Often these symbols are displayed in jarring, immersive environments of neon-bright lights, mirrored walls, and acid-hued structures. Da Corte’s Lightning installation is particularly affective as it references the hallucinatory sensation described in Arthur Rimbaud's prose poem A Season in Hell. The work features two plastic swans circling a splashing pool of pink water while balancing electric candles on their heads; a stuffed dog (resembling the one that found the murdered body of Nicole Brown Simpson) gliding around a circular track; and two mannequin arms passing through the facade of a pink house, behind which yellow tennis balls are scattered on a green carpet. All of these familiar objects staged in uncanny scenarios glow from the variously colored, square-shaped neon lights positioned above.

Other inspirations for Da Corte’s installations include Thornton Wilder’s play Our Town. In 2014, he collaborated with artist Jayson Musson to create Easternsports, a four-screen video piece he describes as “a three-hour kaleidoscopic video-cum-telenovela…focus[ing] on archetypes in popular culture—and poking holes in the symbols associated with them.” They reimagine the classic drama with a poetic, comical script, brightly colored sets, and strange costumes in which the actors “perform their desired lifestyles.”

Da Corte also found inspiration in the music of Leonard Cohen, specifically the 1974 song “Chelsea Hotel #2,” after which Da Corte named his breakthrough video of 2010. Filmed on a cellphone, Chelsea Hotel No. 2 takes place in front of a white backdrop that sets off the vibrant colors of the random objects and foodstuffs Da Corte manipulates in front of the camera. His hands—covered in flour, ground coffee, and sequins, packing tape or aluminum foil—enter and exit the frame to delicately perform a series of bizarre tasks. Among other acts, he stacks and presses down slices of white bread; squeezes purple dish soap into a neon green hamper; peels a banana with a gold hoop hanging from one end; rolls a calla lily into green bubble wrap; cuts a slice of bologna with large, rusty scissors; and paints unripe cherries with red nail polish. We also witness a gilded head of lettuce sprouting a rose positioned on top of an overturned yellow basket as well as the falls of a standing broom and a blue chair as one of its legs is pulled out from under it.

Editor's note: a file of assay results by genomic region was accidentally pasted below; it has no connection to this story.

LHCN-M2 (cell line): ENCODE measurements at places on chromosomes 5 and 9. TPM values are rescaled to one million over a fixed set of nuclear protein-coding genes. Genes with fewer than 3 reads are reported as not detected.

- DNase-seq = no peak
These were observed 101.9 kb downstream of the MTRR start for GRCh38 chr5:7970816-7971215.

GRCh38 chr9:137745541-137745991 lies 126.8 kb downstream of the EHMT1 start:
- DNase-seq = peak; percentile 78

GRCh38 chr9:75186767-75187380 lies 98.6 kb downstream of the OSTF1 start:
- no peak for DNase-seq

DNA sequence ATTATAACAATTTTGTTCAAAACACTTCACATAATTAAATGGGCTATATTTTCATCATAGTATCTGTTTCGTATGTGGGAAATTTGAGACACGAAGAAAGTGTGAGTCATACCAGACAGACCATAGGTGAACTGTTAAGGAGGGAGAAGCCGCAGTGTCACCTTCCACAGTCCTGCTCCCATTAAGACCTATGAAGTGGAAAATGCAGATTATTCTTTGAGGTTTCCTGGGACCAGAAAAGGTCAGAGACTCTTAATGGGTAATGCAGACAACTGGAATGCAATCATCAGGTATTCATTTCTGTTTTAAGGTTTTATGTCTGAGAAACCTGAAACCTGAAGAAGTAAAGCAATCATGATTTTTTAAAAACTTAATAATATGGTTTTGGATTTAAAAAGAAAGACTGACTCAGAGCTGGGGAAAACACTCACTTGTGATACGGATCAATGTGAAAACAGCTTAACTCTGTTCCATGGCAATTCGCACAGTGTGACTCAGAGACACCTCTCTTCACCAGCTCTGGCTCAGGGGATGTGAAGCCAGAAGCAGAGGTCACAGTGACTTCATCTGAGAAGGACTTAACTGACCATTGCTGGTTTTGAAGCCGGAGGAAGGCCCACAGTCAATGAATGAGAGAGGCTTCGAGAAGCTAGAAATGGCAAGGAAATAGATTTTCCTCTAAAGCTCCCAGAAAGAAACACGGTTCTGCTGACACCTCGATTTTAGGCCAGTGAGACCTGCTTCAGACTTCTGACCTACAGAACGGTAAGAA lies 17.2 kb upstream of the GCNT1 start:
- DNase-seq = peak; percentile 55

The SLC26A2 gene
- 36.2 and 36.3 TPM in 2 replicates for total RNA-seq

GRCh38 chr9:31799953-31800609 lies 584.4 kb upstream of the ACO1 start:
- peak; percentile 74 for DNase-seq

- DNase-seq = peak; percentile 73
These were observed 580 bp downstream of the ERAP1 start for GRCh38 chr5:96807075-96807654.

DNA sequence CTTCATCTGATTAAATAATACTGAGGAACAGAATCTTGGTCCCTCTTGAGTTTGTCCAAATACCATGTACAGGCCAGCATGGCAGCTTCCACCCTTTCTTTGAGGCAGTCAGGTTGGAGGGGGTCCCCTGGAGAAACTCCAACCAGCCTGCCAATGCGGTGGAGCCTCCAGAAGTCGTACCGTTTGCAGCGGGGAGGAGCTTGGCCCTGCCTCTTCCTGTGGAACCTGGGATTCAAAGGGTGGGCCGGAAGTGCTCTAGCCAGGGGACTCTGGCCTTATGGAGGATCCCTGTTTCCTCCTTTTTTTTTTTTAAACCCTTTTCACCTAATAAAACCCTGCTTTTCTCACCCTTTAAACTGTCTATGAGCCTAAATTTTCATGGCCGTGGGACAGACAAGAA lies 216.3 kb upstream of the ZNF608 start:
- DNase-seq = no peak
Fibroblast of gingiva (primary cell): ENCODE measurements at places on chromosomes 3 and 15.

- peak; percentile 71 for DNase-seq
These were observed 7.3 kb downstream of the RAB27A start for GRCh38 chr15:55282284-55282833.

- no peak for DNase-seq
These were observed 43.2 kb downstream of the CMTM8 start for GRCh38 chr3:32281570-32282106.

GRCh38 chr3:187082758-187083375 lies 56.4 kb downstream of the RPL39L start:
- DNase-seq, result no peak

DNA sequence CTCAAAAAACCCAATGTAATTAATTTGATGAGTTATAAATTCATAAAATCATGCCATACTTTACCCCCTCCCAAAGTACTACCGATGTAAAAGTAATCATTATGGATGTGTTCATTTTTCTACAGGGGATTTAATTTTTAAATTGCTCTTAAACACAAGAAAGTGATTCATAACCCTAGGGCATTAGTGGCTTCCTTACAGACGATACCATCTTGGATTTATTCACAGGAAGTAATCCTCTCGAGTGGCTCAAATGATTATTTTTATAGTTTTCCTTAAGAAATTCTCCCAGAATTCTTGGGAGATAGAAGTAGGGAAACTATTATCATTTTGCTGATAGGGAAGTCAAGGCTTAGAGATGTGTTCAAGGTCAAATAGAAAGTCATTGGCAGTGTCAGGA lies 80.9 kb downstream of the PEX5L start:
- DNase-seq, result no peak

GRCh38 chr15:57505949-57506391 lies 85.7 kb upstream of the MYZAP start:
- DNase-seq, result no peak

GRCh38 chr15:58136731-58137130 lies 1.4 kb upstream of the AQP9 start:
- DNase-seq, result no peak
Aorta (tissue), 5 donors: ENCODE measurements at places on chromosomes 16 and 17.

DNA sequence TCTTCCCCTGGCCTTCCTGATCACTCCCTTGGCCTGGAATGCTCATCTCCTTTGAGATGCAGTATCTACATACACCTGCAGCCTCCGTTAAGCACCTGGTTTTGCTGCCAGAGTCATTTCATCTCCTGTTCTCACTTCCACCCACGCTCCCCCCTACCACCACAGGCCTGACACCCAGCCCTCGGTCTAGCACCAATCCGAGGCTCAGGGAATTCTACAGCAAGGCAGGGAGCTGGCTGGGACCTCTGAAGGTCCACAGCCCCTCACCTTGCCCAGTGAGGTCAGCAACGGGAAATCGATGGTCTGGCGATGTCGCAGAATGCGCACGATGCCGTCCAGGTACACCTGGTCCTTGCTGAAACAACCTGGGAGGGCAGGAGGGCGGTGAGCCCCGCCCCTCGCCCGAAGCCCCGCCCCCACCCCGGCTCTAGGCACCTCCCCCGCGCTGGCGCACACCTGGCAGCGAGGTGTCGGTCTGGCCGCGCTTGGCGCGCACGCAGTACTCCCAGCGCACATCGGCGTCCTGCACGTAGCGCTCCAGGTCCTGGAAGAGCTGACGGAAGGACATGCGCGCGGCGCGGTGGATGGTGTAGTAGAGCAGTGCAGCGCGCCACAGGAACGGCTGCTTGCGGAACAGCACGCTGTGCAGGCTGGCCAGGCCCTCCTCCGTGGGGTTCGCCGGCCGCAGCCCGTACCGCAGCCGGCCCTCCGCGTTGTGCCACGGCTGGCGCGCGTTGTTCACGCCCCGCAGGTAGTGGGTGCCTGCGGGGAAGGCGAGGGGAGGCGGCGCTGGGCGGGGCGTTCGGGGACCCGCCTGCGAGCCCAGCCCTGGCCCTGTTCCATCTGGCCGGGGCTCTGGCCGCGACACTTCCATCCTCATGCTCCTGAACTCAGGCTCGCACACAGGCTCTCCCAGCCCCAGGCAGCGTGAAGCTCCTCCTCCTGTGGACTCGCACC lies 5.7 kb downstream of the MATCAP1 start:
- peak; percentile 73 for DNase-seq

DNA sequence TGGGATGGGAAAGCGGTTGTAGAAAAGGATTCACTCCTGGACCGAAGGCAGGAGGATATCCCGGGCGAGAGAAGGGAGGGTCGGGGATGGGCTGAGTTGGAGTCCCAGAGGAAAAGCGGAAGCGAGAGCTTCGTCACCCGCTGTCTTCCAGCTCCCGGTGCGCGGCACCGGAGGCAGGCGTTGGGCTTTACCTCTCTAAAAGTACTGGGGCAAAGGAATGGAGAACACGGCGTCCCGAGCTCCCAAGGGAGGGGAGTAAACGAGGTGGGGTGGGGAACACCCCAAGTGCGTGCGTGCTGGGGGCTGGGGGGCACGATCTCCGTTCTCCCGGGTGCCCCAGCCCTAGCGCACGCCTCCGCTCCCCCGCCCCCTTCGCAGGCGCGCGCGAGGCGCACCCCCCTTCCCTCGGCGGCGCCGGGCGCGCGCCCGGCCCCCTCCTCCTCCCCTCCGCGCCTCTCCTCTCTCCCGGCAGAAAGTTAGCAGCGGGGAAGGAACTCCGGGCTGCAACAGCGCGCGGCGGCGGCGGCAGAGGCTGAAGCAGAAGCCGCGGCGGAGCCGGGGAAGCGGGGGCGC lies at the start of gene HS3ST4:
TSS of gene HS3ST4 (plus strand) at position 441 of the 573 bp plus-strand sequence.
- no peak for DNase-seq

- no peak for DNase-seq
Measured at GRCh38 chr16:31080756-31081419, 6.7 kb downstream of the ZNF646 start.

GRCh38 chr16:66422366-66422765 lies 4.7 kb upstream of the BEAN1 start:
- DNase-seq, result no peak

Remarkably, the work developed from a particularly low point in Da Corte’s life. Soon after his car had been stolen with his computer, clothes, and studio notes inside, he found some solace shopping for cheap foods and plastic products in a generic supermarket. The objects would become the props of the three-minute video that speaks to doubt, desire, and sadness with incredible sensuality. As Cohen softly sings, “I need you…. I don’t need you,” Chelsea Hotel No. 2 epitomizes Da Corte’s practice of expressing the self in, and exploring the aesthetics of, objects. From a moment of loss and despair, he generates symbols of pathos, but also a sense of hope in the beautiful repurposing of the mundane. —Kanitra Fletcher